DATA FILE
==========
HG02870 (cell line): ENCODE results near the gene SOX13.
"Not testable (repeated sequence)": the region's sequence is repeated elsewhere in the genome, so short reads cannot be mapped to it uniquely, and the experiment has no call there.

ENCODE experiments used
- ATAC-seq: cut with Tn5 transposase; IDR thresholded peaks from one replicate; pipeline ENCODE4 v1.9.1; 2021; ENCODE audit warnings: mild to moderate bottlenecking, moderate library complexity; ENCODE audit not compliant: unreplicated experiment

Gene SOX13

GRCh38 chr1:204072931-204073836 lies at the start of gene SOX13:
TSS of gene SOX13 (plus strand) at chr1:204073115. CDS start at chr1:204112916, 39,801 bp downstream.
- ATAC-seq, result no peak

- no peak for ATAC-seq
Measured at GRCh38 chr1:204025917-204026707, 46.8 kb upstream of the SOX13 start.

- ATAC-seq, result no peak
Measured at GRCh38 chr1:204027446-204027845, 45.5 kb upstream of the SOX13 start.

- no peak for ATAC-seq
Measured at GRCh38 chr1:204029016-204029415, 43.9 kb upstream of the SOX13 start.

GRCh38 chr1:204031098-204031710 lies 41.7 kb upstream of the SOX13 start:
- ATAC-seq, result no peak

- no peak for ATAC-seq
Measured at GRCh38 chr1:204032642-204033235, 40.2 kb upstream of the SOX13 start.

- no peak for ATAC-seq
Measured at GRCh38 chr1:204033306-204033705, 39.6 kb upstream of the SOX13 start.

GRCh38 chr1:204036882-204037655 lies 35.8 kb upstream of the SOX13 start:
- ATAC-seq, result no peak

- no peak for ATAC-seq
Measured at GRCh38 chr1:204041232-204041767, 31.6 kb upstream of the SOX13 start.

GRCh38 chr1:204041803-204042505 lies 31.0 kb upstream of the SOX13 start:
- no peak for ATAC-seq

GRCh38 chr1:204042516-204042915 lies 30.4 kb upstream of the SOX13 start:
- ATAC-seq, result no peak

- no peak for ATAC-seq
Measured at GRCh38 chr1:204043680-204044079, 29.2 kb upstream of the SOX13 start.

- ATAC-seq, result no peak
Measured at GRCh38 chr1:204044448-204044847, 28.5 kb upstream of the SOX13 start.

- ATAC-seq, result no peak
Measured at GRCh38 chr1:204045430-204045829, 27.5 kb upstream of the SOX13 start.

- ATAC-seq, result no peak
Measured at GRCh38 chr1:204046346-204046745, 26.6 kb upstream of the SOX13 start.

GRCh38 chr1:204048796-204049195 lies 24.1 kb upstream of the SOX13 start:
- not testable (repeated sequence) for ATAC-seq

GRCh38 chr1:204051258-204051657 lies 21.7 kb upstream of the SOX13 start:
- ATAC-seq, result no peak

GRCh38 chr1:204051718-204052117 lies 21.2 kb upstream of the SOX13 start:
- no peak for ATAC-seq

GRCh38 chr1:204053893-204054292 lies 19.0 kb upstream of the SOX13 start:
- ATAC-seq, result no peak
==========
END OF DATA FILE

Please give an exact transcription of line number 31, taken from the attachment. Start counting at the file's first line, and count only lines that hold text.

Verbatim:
- ATAC-seq, result no peak